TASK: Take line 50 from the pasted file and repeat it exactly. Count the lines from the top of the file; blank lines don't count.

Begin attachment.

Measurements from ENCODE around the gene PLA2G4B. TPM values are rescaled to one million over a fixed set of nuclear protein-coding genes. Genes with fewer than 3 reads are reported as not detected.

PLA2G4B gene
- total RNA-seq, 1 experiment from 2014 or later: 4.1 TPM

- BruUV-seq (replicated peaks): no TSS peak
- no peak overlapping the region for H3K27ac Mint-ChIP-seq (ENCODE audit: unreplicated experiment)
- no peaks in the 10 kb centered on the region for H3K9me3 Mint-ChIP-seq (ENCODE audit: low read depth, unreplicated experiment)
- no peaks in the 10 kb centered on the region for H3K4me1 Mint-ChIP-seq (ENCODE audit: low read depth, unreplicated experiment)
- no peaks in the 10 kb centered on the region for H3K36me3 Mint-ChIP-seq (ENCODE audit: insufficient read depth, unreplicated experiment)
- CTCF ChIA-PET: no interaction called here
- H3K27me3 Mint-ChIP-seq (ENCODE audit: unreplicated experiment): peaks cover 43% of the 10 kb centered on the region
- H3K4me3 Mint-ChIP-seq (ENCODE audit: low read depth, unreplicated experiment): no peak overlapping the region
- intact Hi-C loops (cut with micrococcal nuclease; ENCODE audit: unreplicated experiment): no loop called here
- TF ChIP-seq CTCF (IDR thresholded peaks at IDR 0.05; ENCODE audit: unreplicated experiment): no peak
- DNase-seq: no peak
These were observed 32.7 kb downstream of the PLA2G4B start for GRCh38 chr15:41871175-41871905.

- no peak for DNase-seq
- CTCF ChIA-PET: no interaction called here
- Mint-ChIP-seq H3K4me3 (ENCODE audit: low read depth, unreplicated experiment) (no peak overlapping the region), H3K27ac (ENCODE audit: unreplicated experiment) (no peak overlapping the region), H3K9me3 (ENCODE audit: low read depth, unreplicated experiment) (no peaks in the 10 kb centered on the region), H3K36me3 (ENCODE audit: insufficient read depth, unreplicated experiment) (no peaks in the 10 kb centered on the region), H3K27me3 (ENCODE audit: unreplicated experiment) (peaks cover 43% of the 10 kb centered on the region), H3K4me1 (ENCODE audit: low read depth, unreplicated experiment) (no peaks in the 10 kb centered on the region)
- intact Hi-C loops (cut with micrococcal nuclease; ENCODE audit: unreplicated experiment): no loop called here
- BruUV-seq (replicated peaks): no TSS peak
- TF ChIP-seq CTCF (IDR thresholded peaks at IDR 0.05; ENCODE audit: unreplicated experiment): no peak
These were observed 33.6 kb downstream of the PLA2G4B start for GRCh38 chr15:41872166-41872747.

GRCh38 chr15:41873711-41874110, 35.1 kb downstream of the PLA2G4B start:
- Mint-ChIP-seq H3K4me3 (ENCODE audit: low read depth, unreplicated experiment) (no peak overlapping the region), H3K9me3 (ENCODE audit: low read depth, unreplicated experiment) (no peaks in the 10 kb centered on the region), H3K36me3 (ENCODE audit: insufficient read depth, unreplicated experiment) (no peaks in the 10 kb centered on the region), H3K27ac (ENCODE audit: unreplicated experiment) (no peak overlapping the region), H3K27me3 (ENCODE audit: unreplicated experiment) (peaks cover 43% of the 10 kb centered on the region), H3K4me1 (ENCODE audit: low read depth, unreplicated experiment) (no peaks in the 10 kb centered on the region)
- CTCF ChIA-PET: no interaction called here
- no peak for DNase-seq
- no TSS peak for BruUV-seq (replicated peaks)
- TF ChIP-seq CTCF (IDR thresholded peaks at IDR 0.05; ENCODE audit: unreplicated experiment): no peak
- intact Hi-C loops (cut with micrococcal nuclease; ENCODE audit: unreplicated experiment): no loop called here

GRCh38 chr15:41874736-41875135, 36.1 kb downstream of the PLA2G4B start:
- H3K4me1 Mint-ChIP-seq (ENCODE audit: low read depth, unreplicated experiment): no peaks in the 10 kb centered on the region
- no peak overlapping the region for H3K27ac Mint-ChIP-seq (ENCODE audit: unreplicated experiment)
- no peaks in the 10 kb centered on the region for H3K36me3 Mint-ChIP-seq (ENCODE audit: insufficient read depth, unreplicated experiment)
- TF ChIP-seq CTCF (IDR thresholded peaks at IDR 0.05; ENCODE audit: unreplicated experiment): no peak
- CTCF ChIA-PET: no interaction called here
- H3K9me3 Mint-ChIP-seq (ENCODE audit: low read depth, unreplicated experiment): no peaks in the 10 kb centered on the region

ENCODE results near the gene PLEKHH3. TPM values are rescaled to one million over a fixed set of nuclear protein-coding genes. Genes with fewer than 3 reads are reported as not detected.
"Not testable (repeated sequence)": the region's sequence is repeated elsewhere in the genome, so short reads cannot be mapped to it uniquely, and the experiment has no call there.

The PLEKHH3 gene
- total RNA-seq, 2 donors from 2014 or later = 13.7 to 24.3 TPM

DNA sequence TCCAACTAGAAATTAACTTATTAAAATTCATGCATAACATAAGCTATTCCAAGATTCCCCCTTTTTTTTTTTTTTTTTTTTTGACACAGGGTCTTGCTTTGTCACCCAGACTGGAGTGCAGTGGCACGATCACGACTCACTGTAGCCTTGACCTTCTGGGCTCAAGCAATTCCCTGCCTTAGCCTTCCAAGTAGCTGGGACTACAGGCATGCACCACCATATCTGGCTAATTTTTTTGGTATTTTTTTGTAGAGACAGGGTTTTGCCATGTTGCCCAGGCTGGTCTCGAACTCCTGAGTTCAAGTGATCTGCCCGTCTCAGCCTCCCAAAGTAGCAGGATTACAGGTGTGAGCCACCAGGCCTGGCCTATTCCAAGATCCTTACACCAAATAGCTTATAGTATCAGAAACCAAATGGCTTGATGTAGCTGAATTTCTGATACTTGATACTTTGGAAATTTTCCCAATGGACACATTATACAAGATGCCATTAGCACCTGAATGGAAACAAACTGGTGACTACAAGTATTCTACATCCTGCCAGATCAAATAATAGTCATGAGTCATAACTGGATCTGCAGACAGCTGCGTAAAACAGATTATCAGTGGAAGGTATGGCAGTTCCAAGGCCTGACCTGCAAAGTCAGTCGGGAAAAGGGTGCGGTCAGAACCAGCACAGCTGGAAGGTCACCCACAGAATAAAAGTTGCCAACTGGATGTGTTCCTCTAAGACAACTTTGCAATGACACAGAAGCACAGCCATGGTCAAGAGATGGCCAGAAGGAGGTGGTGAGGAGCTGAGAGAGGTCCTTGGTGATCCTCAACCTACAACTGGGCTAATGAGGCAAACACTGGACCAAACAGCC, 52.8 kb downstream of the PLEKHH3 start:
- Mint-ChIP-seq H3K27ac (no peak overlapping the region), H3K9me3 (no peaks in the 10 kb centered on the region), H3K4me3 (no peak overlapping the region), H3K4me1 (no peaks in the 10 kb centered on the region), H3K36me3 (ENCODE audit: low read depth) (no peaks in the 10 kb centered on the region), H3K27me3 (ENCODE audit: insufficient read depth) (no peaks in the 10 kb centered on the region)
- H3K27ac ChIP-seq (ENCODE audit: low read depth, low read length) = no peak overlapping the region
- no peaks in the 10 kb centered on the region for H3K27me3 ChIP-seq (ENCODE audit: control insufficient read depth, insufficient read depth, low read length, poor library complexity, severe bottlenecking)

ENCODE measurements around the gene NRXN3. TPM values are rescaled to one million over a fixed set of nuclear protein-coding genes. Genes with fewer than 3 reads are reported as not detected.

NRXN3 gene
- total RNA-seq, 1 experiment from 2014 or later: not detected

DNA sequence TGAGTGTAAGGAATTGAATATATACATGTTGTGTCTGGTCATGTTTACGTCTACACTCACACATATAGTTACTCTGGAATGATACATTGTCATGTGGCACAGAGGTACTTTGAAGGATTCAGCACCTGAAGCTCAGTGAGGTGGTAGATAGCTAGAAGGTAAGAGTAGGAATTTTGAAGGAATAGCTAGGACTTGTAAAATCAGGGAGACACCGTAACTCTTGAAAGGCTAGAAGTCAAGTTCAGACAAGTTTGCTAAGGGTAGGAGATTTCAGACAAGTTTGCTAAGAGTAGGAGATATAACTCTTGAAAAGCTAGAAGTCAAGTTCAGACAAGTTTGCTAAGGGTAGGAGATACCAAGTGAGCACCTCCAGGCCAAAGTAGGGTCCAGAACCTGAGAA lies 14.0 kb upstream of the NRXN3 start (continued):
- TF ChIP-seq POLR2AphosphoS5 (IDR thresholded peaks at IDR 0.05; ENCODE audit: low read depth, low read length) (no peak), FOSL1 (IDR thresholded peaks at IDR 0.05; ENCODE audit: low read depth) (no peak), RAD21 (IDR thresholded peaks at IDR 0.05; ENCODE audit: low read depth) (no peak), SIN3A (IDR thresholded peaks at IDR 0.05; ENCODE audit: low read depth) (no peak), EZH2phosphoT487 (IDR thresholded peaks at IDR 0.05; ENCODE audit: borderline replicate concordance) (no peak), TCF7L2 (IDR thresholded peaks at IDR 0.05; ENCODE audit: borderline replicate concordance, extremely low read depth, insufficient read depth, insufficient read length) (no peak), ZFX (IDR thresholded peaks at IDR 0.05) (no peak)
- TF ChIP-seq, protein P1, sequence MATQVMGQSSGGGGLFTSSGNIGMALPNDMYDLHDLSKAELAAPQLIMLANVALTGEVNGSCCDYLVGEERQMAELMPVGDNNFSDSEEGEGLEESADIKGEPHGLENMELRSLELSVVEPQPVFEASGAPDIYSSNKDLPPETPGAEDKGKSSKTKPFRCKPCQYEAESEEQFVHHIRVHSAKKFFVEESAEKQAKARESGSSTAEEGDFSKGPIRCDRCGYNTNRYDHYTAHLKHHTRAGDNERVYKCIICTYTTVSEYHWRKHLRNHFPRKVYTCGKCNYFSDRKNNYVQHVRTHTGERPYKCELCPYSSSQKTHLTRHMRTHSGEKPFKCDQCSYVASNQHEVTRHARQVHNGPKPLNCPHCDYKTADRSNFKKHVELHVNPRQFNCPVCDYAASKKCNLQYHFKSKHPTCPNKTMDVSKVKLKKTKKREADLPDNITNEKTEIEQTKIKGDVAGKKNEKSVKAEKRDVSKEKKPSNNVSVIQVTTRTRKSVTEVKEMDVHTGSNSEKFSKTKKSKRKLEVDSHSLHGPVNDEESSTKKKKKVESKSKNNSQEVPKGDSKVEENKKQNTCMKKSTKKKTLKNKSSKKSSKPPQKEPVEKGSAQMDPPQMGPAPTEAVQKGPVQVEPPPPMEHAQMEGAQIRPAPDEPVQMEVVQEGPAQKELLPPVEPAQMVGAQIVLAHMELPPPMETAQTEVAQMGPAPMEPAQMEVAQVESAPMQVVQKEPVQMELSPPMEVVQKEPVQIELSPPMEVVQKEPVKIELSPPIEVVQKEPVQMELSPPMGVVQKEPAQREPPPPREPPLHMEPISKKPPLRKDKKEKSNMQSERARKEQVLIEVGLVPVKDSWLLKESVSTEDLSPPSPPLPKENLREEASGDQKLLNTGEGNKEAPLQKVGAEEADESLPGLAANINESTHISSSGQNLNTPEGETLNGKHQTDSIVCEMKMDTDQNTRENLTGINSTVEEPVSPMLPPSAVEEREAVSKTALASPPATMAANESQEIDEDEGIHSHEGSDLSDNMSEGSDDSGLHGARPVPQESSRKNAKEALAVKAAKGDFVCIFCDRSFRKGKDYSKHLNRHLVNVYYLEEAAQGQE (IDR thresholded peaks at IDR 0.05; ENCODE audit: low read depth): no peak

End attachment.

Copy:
- TF ChIP-seq, protein P1, sequence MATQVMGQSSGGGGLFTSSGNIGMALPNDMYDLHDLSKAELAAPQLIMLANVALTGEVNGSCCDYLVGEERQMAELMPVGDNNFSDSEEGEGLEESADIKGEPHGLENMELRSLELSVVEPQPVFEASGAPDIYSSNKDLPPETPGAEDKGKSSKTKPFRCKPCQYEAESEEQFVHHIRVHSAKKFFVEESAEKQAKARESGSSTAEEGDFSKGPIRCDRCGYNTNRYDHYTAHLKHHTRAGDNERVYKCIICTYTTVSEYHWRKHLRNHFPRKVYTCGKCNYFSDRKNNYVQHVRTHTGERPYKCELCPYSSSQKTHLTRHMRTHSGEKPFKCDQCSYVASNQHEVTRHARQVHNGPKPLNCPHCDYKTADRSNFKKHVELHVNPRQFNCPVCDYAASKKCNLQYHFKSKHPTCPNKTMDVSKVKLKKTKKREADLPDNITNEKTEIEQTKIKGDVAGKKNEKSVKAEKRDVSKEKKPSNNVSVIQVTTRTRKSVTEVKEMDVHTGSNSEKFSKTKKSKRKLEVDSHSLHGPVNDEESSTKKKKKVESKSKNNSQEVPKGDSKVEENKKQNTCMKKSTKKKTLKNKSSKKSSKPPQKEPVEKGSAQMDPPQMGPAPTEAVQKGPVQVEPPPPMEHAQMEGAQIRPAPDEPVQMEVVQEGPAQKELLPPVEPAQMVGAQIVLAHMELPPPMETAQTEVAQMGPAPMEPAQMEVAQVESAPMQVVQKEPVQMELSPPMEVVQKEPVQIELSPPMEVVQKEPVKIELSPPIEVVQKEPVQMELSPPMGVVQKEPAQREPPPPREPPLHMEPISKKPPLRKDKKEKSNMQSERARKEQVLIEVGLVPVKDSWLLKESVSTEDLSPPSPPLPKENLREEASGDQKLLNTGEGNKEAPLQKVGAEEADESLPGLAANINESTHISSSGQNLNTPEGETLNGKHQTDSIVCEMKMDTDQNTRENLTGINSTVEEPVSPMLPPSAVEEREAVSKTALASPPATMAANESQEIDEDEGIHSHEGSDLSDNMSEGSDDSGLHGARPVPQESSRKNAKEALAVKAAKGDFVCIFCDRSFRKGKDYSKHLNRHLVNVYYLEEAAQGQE (IDR thresholded peaks at IDR 0.05; ENCODE audit: low read depth): no peak